37. 37. The Middle East, Women’sRightsandSecularisation Page 37 Women’s right to education was also altered by the Islamic Republic. The ‘cultural revolution’ in 1979 brought the mainstream education system under Islamic control, ‘universities were closed down in order to eradicate un-Islamic influences and sexual segregation was enforced’ (Paidar 1995: 313). Co- education became banned and girls were forced to attend all-girl high schools which were ultimately of a lower educational standard than their male counterparts ‘the shortage of teachers and school premises meant that more often than not segregation led to the dismissal of girl pupils from mixed schools in the absence of allocation of additional resources to girl’s schools’ (Paidar 1995: 315). Although the Prophet Muhammad said “education is an obligation for every man and women”, under the Islamic Republic, women’s education was adapted to the requirements of the Islamic family (Paidar 1995: 314). ‘One of the contrasts between the Islamic and Western schooling systems is that the latter trains boys and girls in the same way, but the Islamic system is conscious of male-female differences while considering them equal in creation’ (Zan Ruz, 37) (Paidar 1995: 316). The education system was restructured in such a way to train men and women in accordance with their ‘different natures and capabilities’ and the distinct roles which they were supposed to play in society (Paidar 1995). As a result, women were encouraged to pursue traditionally female professions such as teaching and nursing, and were banned from the more masculine professions, such as judges. However, since the Iran-Iraq war (1980-88), women’s education and suffrage have been increasing. Sexual segregation at universities was abandoned as impractical and now women outnumber men at University in Iran. The rise of
  38. 38. The Middle East, Women’sRightsandSecularisation Page 38 sharia law also enabled women to become active in some fields of work which were previously closed to them, for example, the medical profession. The focus on preserving women’s modesty in Islam prioritises women treating women medically. This demand for female medical personal increased the number of women in the profession and now one-third of medical students are women. Although in the early years of the Islamic Republic most women in decision- making roles were dismissed, given early retirement or demoted, women have remained politically active. Since the Iran-Iraq war (1980-88) women have voted in substantial numbers for Presidential candidates who were more pragmatic on women’s issues; President Rafsanjani and President Khatami. Under their Presidencies women have benefited from many changes; female- positive reform of the personal status law, reintroduction of female representation in international sports competitions, and the number of girls in schools and universities also greatly increased. Women have also been appointed to posts within the government; Masoumeh Ebtekar (Vice President for the environment) and Zahra Rahnavard (the first woman chancellor of an Iranian university). Under the Presidency of Ahmadinejad, women’s more liberal rights have been restricted; the government closed down Zanan (the country’s leading feminist magazine), police enforced more stringent penalties on women for dress code violations, and fewer women were elected to political positions of authority; local councillors or ministers. However, women’s rights movements have continued to combat the more restrictive policies by using campaigns such as; protesting gender inequality at the Tehran University in 2005 and the One Million Signatures Campaign in 2006. Both activities sought to highlight the gender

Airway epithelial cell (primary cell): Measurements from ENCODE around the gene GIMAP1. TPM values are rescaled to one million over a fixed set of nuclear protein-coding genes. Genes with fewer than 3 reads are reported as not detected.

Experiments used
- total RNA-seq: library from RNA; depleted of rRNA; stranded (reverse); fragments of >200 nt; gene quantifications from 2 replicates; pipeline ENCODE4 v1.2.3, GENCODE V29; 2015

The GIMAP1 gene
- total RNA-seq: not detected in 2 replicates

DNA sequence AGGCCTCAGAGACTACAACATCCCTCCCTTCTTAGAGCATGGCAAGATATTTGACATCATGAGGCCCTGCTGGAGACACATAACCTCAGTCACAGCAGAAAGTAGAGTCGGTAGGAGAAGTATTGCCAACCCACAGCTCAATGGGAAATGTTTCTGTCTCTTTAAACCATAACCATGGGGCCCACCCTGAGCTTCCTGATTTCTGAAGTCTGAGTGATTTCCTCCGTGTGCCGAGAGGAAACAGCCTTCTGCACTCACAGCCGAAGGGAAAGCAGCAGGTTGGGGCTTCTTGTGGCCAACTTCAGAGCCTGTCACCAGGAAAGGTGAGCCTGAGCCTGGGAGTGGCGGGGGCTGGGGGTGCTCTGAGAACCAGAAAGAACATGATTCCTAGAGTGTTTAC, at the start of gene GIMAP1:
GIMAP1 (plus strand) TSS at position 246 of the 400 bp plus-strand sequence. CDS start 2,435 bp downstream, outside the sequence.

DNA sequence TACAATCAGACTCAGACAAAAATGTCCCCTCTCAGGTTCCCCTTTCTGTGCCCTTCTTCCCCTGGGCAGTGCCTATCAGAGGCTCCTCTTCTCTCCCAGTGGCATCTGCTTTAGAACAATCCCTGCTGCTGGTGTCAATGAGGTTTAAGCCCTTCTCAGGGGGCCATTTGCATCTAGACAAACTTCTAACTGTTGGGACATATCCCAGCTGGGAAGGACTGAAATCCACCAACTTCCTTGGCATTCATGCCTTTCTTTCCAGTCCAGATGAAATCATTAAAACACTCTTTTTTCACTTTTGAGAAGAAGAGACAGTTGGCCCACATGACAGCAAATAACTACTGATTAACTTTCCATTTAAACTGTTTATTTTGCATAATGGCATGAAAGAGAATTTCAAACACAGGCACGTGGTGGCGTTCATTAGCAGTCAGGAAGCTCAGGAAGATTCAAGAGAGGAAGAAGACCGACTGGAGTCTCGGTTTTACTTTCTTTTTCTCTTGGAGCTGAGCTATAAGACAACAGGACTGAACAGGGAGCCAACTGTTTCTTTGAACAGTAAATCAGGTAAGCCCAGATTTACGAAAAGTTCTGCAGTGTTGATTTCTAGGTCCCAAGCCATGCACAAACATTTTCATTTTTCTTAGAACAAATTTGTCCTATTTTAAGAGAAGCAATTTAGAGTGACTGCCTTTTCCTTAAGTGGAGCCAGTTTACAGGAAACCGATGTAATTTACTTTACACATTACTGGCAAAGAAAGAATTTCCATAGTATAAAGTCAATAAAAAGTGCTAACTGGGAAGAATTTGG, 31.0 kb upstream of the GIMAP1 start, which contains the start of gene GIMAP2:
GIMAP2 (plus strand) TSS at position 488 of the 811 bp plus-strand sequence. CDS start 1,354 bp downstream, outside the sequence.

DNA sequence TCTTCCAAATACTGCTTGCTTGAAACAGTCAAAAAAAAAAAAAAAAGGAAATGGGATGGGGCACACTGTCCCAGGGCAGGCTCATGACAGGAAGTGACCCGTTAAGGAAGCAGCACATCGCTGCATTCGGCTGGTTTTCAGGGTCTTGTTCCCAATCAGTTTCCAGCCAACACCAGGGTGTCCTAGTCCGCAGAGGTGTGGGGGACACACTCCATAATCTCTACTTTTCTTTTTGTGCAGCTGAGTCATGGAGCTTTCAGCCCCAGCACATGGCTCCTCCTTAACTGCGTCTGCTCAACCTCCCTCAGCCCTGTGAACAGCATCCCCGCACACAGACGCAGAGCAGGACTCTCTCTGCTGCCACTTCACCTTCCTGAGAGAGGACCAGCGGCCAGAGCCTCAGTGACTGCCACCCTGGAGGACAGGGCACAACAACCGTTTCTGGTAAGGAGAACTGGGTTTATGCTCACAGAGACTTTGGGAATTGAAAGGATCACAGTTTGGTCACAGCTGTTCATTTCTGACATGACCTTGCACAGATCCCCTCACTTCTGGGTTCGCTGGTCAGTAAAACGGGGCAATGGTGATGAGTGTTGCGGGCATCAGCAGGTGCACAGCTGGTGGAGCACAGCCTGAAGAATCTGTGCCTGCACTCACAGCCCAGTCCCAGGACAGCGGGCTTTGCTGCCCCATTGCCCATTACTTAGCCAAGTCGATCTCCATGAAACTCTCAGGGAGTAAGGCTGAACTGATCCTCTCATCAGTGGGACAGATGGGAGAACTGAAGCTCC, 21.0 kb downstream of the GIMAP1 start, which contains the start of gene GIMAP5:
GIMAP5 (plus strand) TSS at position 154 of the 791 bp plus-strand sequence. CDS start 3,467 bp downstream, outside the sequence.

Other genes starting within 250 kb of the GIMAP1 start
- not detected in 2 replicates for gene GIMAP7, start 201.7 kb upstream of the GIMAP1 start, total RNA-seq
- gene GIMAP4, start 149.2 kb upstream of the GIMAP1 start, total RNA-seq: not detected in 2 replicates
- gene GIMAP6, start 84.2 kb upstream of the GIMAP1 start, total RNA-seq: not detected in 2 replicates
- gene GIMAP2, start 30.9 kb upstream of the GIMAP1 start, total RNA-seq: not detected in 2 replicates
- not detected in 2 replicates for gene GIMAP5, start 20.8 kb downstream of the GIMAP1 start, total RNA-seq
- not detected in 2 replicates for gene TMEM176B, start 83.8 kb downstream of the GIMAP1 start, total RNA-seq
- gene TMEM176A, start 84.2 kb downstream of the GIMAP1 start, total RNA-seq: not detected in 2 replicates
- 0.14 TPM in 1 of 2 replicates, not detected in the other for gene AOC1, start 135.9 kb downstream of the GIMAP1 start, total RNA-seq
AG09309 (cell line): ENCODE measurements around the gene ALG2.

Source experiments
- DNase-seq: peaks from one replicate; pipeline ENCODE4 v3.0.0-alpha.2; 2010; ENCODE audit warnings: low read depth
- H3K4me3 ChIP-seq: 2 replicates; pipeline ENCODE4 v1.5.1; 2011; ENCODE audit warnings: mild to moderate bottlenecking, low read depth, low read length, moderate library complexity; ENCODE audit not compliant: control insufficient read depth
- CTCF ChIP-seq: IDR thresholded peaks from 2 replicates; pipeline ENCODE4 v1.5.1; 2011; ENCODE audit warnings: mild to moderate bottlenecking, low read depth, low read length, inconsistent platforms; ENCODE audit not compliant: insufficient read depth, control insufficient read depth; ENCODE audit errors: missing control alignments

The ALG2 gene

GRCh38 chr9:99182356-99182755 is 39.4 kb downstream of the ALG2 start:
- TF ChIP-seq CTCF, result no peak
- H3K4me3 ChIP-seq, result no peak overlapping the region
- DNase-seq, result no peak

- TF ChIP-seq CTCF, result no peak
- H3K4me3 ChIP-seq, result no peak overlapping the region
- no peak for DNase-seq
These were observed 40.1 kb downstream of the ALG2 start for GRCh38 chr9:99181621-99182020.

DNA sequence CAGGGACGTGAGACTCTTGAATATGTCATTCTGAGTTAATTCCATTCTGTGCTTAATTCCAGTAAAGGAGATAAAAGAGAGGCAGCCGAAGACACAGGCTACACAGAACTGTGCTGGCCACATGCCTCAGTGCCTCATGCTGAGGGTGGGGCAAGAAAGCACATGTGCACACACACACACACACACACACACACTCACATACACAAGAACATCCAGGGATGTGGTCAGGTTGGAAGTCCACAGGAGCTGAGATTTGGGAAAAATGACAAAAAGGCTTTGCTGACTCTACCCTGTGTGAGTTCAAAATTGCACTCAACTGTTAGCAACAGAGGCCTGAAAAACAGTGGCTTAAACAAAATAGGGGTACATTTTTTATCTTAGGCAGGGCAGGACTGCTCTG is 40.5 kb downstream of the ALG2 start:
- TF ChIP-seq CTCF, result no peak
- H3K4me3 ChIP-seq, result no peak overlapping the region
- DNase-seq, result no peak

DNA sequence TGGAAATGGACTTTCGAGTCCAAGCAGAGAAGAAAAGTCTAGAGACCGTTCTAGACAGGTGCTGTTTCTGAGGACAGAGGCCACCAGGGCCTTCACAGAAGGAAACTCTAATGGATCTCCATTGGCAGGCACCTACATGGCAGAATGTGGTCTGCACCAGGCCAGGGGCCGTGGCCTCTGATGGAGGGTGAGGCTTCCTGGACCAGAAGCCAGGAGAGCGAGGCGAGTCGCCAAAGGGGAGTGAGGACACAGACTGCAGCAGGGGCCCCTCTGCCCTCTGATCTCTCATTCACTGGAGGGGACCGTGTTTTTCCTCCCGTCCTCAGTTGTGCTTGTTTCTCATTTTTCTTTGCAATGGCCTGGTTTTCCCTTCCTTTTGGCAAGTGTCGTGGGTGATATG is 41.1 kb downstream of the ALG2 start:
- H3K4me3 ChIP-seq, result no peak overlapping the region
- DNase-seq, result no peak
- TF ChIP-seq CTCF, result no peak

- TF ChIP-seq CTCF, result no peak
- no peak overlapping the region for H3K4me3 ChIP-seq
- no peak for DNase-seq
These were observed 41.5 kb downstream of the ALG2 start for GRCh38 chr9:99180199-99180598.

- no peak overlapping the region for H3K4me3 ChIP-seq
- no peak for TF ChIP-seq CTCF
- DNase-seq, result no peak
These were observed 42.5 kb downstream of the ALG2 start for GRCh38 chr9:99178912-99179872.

39. 39. The Middle East, Women’sRightsandSecularisation Page 39 inequalities which are seen as the norm in Iran, and ‘to transform the societal and cultural norms which have kept discriminatory laws in place’ (Tavaana 2015). In the 2009 Presidential elections all four candidates developed positions on women’s issues and for the first time, candidates had women advising and campaigning for them in public (Esfandiari). This inclusivity of women in the political system shows how sensitive the issues of gender equality and the roles of women are. Conclusion It is clear from this case study that although women’s rights have increased over the past century in Iran, religion has remained a constant feature in Iranian politics. Secular and Islamic feminist rights have been stressed under different governments. Under the Pahlavi era, women’s rights increased in relation to more secular, liberal policies, however, they oppressed women in the Islamic sphere. In accordance to Shia Islam, women are, “presumed different, biologically, psychologically, and intellectually from men, it would be unfair to ask for the equality of basically unequal beings” (Tabari 1982: 14). With this in mind it is comprehendible why Shia Muslims maintain that men and women have different rights and responsibilities which should be respected as they are deemed to be have been created by Allah (in accordance with the Qur’an). During the Islamic republic, under the leadership of the imam and clergy, women’s rights were liberated under the Islamic sphere from secular and western oppression, “all partial changes towards secularization of the state achieved since the Constitutional Revolution, have been attributed to colonial plots for enslavement